So this gets me back to Woody Myers. He has money because he's been a successful physician. One might argue, I suppose, that he overcharged people. Don't we think that about ALL doctors since they'll charge you $90 for the two minutes it took for them to touch your throat, ask you to breath, and write out the illegible script? But to say that wouldn't you need to know how many people Dr. Myers (or the institutions with which he's worked) has provided free care as part of his own (or the institution's) charity effort? After all, isn't charging the wealthy $5 for an aspirin what allows us to provide care for the uninsured?
In other words, the fact Woody Myers HAS money does not make him presumptively evil, though some of my D brethren might like to think so. To my knowledge, he didn't put any children to work in Cambodian sweatshops making tennis shoes so he could improve profit margins, he didn't move a factory out-of-country so he could enjoy tax benefits while crushing the lives of workers who were a year short of having vested pensions, and he didn't sell military technology or weaponry to rogue states (like some former City-County Councilors on the Republican side).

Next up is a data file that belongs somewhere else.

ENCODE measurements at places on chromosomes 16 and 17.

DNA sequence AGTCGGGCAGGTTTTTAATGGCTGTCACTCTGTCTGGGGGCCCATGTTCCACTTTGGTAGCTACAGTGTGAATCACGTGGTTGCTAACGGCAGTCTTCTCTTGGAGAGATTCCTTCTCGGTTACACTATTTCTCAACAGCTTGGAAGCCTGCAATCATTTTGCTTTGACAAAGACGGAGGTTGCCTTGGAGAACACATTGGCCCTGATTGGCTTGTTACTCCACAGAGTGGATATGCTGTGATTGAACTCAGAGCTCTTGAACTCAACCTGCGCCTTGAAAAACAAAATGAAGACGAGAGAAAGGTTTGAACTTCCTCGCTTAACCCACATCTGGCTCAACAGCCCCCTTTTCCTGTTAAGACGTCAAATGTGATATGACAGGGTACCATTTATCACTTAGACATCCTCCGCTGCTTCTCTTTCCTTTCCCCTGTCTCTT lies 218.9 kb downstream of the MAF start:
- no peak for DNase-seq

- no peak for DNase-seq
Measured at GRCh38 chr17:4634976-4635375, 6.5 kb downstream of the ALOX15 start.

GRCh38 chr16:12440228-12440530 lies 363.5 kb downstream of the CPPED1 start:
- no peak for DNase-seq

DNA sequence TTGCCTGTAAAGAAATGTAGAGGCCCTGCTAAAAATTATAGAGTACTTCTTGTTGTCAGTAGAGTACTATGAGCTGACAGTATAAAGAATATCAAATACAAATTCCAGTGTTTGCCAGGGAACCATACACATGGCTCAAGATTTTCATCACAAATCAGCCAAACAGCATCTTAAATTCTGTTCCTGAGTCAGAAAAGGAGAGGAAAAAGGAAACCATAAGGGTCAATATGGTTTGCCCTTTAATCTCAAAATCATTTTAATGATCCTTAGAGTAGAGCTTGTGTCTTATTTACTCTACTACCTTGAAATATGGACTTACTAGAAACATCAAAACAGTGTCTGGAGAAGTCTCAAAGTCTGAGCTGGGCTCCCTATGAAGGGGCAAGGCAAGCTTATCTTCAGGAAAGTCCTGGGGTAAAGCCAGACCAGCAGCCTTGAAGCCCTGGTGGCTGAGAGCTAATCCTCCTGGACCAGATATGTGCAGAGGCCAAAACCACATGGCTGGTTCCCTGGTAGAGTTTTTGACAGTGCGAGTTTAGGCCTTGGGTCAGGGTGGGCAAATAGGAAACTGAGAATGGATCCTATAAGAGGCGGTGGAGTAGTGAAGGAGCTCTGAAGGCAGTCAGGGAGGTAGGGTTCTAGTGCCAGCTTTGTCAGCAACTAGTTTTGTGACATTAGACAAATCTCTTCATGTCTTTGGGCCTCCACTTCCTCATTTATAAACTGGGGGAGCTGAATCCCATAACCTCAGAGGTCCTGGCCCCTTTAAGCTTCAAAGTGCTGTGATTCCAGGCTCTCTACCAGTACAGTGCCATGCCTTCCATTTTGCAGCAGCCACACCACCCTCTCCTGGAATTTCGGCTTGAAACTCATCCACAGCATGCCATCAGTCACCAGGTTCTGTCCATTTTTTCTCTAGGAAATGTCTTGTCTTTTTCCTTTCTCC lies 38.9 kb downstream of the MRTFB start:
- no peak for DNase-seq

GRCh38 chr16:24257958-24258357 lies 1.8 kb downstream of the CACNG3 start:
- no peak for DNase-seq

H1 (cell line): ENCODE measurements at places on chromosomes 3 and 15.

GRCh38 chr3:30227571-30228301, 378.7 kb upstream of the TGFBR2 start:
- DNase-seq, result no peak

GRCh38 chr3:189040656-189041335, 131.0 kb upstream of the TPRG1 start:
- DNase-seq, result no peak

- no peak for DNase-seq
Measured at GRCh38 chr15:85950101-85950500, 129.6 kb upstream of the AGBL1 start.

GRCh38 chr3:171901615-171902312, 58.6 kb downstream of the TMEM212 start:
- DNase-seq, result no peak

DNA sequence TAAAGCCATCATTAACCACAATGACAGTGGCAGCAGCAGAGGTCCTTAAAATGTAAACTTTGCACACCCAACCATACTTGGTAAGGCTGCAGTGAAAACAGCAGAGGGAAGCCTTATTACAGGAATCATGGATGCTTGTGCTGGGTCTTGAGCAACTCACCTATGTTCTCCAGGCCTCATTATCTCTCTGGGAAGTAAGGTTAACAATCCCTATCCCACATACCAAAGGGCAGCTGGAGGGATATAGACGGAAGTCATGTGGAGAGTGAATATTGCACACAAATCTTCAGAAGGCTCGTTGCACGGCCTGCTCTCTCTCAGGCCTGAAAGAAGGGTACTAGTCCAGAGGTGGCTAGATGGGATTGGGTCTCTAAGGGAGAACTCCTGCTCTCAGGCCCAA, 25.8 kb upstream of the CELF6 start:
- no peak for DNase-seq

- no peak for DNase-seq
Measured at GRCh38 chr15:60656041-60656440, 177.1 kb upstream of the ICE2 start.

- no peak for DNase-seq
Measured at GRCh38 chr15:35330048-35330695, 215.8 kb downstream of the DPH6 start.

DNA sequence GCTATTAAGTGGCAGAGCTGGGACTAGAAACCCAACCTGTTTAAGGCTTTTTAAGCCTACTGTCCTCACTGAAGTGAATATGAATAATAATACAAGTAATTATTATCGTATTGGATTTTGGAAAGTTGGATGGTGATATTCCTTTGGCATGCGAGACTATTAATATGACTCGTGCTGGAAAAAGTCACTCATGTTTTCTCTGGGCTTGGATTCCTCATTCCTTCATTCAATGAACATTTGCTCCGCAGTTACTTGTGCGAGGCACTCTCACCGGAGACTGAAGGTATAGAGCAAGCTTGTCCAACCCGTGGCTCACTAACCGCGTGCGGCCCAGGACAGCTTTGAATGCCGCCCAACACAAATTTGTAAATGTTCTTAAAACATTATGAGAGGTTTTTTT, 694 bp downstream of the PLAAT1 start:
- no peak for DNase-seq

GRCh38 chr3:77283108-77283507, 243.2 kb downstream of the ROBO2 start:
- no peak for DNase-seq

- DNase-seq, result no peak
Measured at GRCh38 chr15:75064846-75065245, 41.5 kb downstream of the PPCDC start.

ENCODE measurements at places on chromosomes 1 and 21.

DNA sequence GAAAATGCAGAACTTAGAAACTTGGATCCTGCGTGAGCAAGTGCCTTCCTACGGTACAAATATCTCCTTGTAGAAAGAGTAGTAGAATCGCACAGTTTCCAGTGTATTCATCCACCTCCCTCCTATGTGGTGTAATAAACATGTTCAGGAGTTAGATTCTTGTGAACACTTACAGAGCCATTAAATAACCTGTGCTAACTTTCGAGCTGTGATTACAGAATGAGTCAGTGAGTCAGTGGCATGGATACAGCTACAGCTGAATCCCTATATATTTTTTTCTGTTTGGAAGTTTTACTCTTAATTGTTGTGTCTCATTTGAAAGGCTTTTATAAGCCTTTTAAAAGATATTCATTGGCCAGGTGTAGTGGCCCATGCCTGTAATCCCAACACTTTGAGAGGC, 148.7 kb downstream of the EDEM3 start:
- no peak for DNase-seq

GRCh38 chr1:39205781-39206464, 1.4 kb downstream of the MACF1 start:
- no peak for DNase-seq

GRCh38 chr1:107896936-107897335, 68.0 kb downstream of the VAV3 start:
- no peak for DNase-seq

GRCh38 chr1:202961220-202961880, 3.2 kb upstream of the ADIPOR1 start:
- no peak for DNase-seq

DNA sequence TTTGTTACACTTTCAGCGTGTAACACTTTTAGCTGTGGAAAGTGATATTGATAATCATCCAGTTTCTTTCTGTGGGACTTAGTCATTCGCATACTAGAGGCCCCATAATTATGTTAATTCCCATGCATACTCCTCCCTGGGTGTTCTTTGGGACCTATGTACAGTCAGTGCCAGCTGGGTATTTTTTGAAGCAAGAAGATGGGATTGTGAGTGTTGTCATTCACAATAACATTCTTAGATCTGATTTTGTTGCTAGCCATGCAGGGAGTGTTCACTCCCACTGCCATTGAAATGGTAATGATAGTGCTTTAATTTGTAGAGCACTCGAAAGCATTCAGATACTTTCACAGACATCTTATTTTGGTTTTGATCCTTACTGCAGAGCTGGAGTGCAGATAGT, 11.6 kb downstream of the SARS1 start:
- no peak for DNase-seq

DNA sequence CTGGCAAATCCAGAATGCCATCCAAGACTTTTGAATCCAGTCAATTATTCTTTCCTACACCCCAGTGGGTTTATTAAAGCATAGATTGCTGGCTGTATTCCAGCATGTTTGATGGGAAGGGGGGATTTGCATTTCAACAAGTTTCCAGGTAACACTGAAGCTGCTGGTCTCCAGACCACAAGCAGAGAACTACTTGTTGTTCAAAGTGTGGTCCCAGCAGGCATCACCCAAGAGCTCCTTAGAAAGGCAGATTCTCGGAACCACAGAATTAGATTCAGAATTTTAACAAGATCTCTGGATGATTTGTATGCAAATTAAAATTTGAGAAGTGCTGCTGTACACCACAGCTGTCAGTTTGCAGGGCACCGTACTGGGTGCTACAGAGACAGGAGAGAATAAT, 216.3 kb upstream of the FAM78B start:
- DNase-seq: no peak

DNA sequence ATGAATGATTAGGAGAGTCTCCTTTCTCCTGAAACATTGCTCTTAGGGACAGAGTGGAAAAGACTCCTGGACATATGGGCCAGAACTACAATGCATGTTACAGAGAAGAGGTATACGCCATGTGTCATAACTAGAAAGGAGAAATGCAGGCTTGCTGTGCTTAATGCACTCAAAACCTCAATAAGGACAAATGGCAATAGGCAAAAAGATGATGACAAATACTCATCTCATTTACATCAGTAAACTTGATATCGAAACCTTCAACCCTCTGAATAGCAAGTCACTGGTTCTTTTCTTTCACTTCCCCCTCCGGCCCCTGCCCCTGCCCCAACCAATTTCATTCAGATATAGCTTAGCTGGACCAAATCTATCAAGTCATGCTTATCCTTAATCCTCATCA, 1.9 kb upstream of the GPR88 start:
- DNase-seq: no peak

Accordingly, as I said on this blog before, it MIGHT be preferrable to have a wealthy person with the right kind of heart over one who owes his existence to out-of-state special interests.
If Ross Perot had not morphed into a crackpot mid-campaign, he might have been president because he had so much money, he made it a slogan: "Not for sale at any price." Would anyone complain if Oprah or Bill Gates ran for President with their own money? No, because we have a pretty good idea where their hearts are from their charity work.